I'm in Western Canada at UBC, and we only go by percentages/letter grades. I have two courses left in my undergraduate degree, which wraps up in just a few weeks!
As of this semester, when my percentages/letter grades are converted to the 4.33 GPA scale, I'm an estimated 4.1; on the 4.0 GPA scale I'm estimated at somewhere in the 3.8-3.9 range. The reason I say estimated is 1) UBC doesn't calculate GPA, so I only have a rough rubric to estimate with, and 2) depending on the grad school you are applying to, some will analyze your transcript and calculate a GPA according to their own rubric rather than a "standard" one.
Others have already mentioned that your GPA is not the sole factor. Depending on what you want to go to grad school for, the following will also be important (in no particular order): specific extracurriculars, your GRE score (if needed for your program), research/volunteer experience in your faculty of interest, your academic/professional references, and the strength of your letter of intent. At some schools, if a prof really likes you/wants to work with you and supervise you, he or she might overlook a slightly lower GPA or GRE score and admit you anyway. No one's perfect, and they know that. However, with lots more people getting undergraduate degrees than ever before, it can be very competitive to get a supervisor for grad school. If you feel that you're disadvantaged with respect to your academic performance, now is the time to foster professional relationships at your university with faculty members. Get to know their areas of interest, take classes with the ones you'd ideally like to work with, do well in their classes and show active interest in what they are interested in. Whether your grades are strong or not, that will still take you a long way.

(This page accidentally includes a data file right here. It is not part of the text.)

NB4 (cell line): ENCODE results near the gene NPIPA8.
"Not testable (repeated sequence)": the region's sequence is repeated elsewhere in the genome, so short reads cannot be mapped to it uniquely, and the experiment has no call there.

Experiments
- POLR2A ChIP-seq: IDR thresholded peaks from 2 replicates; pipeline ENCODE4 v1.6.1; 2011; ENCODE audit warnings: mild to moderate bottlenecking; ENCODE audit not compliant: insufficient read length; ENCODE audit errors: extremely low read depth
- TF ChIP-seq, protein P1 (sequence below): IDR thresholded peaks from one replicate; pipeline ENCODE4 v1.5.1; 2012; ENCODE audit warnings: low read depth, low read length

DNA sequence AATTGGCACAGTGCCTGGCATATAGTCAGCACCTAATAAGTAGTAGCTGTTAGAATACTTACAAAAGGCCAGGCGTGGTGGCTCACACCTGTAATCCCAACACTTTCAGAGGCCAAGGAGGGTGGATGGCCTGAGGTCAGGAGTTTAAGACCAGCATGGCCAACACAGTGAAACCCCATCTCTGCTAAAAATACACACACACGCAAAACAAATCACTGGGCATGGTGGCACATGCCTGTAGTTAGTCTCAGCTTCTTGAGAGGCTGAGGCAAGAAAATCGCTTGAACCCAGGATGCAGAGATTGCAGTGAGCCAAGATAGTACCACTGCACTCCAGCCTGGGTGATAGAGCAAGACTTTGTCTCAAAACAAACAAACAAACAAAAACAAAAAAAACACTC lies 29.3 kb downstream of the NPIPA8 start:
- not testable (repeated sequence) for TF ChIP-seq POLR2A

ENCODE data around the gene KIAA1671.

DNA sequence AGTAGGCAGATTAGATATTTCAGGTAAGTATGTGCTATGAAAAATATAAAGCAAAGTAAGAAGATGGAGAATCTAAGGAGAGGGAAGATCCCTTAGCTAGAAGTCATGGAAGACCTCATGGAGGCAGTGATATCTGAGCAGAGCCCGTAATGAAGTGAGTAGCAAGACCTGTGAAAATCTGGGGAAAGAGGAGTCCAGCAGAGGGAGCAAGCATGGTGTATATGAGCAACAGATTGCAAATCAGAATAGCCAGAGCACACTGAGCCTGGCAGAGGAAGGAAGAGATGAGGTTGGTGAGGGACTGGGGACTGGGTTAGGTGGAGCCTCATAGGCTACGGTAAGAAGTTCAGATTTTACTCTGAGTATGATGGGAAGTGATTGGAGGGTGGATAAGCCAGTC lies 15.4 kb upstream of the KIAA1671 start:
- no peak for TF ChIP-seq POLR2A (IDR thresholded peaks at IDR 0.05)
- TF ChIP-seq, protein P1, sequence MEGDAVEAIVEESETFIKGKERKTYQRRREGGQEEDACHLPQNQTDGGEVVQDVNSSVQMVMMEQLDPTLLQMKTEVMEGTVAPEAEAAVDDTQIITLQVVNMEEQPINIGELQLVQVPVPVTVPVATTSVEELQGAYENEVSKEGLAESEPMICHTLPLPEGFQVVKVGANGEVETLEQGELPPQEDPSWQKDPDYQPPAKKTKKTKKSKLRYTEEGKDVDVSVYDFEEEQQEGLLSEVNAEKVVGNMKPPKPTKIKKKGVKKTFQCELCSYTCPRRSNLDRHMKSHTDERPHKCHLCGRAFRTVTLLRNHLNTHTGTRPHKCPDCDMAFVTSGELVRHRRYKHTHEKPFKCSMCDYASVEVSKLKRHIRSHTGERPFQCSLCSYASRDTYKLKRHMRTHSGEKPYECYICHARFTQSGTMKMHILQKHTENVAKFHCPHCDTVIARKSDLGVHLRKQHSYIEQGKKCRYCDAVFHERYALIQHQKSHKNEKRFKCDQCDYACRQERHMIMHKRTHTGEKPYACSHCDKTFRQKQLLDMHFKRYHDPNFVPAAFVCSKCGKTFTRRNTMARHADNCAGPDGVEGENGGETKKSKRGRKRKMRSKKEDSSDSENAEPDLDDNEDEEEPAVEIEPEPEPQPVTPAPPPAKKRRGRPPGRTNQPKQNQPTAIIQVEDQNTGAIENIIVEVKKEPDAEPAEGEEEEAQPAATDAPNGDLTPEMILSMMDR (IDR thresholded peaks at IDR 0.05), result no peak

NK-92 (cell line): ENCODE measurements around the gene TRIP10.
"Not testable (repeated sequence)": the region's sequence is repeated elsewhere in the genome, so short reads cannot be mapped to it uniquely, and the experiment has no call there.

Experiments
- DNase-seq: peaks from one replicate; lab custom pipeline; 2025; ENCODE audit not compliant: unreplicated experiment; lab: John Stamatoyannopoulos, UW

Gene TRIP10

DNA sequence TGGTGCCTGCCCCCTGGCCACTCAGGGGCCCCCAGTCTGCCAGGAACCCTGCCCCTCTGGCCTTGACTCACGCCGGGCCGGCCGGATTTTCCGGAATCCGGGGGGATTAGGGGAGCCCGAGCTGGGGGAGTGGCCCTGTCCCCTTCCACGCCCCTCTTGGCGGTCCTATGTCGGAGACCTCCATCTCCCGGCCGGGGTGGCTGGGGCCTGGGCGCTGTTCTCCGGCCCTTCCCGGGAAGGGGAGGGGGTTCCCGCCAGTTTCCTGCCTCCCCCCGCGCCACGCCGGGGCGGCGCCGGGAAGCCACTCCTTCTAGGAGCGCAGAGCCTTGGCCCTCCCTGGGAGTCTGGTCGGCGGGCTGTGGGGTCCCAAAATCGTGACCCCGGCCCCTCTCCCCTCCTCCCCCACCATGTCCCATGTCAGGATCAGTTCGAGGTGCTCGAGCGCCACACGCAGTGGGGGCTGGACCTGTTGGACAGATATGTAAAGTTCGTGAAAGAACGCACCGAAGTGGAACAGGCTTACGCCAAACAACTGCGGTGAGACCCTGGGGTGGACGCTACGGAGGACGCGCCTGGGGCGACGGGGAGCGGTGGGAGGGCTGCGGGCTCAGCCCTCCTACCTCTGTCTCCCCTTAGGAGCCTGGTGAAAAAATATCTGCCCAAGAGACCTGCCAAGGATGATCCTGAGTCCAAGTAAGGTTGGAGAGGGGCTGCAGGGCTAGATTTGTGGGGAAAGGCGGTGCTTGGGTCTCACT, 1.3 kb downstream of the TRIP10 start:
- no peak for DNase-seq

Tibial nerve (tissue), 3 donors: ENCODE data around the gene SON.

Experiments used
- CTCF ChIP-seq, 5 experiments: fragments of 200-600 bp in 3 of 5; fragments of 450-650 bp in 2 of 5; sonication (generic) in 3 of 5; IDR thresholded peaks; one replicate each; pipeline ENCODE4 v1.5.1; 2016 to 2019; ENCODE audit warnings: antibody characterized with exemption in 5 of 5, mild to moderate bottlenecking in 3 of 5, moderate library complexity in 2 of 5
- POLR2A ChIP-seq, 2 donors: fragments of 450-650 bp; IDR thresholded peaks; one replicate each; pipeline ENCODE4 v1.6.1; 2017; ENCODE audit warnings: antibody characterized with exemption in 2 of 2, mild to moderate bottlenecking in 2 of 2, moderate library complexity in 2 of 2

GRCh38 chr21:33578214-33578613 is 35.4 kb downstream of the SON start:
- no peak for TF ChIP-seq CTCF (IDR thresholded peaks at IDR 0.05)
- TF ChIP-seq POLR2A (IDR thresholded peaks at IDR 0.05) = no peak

I hope that helps!